By Evi Tsakali,
Iceland, the Land of Ice and Fire, had always fascinated me in many ways. This country not only has a breathtaking natural beauty but is also characterized by an intriguing culture and language; and – allow me to add – incredible crime fiction. To be honest, it was through Yrsa Sigurðardóttir’s novels that I further cultivated my interest to discover more about Iceland and its people; especially their naming system, a topic on which the social scientist’s curiosity kicked in.
Before elaborating on why Iceland’s patronymic names are not so inclusive for some societal groups in the 21st century, let us observe how the Icelandic naming system functions.
The Icelandic naming system: Patronymics instead of surnames
Icelanders do not use surnames: instead, they use patronymics, which are formed by their father’s first name, followed by the suffix “-son” (=son) or “-dóttir” (=daughter). Consequently, many Icelanders end up having the same first name and patronymic which leads them to mainly go by their first names, which are also heavily regulated. There are gender-specific lists of first names approved by the state, from which parents can pick a name for their child during a period of six months after the birth of the child. They have the possibility of proposing a name not included in the list, however, the procedure is very restricted, since the proposed names “aptitude to be incorporated in the Icelandic language” needs to be verified, and the likelihood of it being accepted by the Icelandic Naming Committee is not very high. Until the naming, the child goes by stúlka (=girl) or strákur (=boy). All the names are listed in the Book of Icelanders (Islendingabók), an extensive database, which even Icelanders sometimes consider to be almost a national obsession.
A world where gender is binary: What about queer identities?
The suffixes meaning “son” and “daughter” immediately allude to a duality of gender, leaving non–binary individuals excluded from something as fundamental to their identity as the name that they go by and that they are registered within the public records.
This is why, in June 2019, Iceland ruled that it would now include the suffix “-bur”, meaning “child” for non-binary residents of the country, in what became known as the Gender Autonomy Act. It was only normal, and quite late, for a country that otherwise had already pioneered – in 1993 – by recognizing LGBTQIAP+ civil unions and in 2009 by electing its first openly gay Prime Minister; even the Church of Iceland has announced its willingness to welcome same-sex marriages within it.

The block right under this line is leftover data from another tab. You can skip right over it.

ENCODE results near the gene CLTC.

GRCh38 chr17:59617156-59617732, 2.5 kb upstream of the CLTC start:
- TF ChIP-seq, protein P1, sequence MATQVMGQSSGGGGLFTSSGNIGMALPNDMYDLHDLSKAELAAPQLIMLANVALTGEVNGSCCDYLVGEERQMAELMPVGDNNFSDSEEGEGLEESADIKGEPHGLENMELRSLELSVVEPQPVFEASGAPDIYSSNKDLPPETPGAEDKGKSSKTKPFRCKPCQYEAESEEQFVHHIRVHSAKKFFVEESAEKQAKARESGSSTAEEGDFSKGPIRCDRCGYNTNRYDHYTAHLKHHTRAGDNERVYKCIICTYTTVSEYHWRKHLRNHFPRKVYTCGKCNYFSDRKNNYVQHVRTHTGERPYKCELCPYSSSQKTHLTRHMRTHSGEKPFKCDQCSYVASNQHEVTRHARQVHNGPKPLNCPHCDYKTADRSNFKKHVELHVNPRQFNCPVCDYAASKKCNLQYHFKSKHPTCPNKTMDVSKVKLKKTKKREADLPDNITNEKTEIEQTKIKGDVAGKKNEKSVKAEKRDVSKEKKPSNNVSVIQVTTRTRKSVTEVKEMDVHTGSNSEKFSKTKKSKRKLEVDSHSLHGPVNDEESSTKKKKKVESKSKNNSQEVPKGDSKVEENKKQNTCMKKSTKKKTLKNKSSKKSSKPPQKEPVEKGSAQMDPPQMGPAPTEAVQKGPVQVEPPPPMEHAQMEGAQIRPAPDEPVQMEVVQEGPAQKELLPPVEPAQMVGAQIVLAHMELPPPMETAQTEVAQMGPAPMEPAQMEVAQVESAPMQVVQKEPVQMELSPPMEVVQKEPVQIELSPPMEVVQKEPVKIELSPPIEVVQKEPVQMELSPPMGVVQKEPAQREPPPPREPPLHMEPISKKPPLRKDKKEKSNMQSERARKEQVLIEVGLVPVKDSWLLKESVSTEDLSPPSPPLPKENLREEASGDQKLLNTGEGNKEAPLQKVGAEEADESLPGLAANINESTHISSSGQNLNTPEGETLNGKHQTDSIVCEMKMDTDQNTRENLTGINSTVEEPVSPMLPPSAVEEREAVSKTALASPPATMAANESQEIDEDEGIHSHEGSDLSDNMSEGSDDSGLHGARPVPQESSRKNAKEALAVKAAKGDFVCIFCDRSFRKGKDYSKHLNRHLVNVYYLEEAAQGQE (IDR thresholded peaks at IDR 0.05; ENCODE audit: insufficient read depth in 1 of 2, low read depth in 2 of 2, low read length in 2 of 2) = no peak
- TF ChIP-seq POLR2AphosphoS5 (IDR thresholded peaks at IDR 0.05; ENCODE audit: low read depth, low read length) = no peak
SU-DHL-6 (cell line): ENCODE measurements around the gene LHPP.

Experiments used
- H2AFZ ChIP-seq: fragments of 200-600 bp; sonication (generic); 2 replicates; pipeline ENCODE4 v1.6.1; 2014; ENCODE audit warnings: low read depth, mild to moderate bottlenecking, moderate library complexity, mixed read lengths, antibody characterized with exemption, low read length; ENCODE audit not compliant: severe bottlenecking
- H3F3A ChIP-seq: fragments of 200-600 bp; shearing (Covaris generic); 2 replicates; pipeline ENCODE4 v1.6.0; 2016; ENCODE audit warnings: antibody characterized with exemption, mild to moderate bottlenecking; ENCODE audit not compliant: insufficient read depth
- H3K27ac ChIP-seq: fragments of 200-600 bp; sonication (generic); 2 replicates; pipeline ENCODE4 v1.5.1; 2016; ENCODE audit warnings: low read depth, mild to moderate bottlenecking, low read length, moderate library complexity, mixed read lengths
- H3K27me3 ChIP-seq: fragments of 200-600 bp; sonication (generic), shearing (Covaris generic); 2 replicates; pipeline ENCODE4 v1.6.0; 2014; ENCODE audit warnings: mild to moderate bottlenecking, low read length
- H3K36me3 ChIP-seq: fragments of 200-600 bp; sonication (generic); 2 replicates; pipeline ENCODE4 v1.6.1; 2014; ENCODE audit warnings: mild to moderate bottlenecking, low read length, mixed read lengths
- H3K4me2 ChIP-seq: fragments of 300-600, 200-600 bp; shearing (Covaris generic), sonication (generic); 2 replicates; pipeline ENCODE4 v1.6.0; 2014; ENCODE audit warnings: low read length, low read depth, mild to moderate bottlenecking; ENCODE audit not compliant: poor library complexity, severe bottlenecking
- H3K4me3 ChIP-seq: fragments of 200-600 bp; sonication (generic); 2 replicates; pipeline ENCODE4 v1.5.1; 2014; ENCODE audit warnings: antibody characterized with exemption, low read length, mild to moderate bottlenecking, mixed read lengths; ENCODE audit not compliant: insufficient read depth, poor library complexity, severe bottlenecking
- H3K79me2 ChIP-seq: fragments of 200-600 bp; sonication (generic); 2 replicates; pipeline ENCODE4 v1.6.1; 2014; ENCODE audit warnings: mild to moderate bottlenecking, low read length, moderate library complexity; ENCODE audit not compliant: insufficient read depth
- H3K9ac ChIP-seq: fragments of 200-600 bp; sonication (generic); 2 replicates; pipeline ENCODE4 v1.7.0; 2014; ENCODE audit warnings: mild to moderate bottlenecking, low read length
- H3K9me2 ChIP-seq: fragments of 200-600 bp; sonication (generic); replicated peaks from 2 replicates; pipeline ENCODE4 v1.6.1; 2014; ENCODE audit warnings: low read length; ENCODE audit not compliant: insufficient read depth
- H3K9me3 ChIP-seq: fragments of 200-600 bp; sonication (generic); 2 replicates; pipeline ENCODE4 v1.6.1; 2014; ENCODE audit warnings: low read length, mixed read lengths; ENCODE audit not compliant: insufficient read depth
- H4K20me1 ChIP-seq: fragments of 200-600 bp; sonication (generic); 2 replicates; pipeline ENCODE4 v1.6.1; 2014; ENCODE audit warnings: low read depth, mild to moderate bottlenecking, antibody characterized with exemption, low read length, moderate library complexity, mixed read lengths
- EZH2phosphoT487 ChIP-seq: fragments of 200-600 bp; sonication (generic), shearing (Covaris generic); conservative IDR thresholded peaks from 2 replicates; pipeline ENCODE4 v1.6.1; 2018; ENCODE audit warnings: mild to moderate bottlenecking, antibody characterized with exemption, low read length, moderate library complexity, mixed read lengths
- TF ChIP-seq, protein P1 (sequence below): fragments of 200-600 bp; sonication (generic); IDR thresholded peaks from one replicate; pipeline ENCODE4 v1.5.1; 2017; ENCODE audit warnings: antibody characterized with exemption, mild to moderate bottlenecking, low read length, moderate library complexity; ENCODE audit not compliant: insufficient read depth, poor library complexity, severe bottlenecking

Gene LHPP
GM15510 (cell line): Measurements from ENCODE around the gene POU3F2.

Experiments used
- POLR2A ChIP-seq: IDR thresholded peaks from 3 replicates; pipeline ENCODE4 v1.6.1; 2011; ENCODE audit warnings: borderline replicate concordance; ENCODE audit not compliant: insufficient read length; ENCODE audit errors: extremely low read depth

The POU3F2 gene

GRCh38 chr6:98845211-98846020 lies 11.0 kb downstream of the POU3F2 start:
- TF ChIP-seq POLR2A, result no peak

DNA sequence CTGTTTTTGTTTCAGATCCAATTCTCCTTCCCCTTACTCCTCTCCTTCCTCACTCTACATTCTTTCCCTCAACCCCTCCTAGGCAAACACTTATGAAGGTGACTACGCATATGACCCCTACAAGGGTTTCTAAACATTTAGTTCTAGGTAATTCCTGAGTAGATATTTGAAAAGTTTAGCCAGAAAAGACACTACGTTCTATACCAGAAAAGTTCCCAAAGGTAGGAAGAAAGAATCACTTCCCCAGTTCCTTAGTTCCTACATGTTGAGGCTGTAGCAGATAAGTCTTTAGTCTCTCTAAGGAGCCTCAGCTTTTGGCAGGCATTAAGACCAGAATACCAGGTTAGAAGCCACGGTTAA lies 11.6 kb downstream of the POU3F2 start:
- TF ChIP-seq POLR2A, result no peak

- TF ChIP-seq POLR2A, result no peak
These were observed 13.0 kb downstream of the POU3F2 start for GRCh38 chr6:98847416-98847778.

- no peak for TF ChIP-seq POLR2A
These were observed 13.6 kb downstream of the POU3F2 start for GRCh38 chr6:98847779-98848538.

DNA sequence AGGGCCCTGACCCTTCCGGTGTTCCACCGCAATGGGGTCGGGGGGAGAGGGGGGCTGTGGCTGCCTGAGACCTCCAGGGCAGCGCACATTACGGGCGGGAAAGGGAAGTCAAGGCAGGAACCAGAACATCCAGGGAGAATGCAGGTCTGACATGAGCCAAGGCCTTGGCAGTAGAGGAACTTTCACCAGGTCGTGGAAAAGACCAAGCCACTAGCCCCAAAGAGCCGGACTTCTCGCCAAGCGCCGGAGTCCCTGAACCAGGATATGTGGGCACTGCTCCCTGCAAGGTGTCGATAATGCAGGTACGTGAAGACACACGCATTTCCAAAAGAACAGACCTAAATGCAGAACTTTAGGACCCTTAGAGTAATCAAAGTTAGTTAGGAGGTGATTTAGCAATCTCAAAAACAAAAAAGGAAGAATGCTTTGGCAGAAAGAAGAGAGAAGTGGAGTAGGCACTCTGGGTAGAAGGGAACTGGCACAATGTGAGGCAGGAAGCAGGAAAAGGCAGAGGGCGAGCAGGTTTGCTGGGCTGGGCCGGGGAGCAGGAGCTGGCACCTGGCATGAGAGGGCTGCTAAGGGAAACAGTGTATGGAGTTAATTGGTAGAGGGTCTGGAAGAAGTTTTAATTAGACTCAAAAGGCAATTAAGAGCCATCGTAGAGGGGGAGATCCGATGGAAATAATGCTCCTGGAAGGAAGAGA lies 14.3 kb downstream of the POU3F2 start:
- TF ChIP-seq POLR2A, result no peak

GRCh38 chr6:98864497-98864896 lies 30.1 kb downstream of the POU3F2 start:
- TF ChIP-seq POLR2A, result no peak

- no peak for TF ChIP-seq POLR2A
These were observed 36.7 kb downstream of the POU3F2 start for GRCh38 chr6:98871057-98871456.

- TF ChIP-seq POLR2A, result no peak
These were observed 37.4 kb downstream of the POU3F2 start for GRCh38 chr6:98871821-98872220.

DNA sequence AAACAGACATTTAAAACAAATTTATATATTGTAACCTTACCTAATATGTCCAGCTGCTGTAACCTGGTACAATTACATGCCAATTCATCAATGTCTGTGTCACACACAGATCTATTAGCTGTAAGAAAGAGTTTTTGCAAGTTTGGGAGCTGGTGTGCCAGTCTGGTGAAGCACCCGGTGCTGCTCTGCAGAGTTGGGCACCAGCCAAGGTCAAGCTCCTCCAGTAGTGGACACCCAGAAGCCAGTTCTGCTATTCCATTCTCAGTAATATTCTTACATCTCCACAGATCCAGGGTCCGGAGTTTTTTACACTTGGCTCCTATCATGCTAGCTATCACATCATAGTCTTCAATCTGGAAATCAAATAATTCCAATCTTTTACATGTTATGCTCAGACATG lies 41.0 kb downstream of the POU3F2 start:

A naming system only for Icelanders (and only those in Iceland)
The Icelandic naming system is – due to its uniqueness – incompatible with other countries’ naming systems, isolating Icelanders and setting obstacles to possible migration. The aforementioned can be illustrated by an example: if a man named Magnus Carlsson moves to Canada and has a daughter with a woman he met there, the child will have to take his surname (which is essentially not his surname) to be registered in the Canadian records. Supposing that her first name is Freya, she will be registered in the Canadian records as Freya Carlsson, and not Magnusdóttir, as it would have been in Iceland, which could cause complications on the occasion of the family’s potential return to Iceland.
However, this incompatibility does not only affect Icelanders abroad but also foreign ex-pats living in Iceland. The fact that until 1991 foreigners that moved to Iceland had to pick an Icelandic name in order to be granted citizenship is indicative of the situation.
No father, no name? Fatherless children in Iceland
In a patronymic system, what happens when the biological father of the child is unknown, or simply does not want to be in the picture? The question was instigated in Iceland mainly in the context of World War II when many American soldiers would get Icelandic women pregnant and then proceed to leave the country. This situation was called “Astandid” (=the condition), and the children that were born and abandoned by their fathers were registered under the patronymic Hansson (hans means “his”), which became the norm as the patronymic for all children that have not been recognized by a father for many years, or for orphans, being a symbol of stigma. Fortunately, today the system is evolving to gradually matronymic in such cases.
It results from all of the above that the Land of Ice and Fire is bringing its identity laws into the 21st century. We should not also forget the feminist aspect of the patronymic system, which consists of the fact that women in Iceland do not take their husbands’ names, because that would simply make no sense. However, there is always room for improvement…
Iceland’s Unique and Strict Naming Traditions. allthingsiceland.com. Available here
The peculiarities of Icelandic naming. Meer.com. Available here
How Iceland adapted law to include queer citizens. medium.com. Available here
Icelandic names. re.is. Available here
- Roehner, Bertrand. Relations Between Allied Forces and the Population of Iceland. Laboratoire de Physique Théorique et Hautes Énergies, UPMC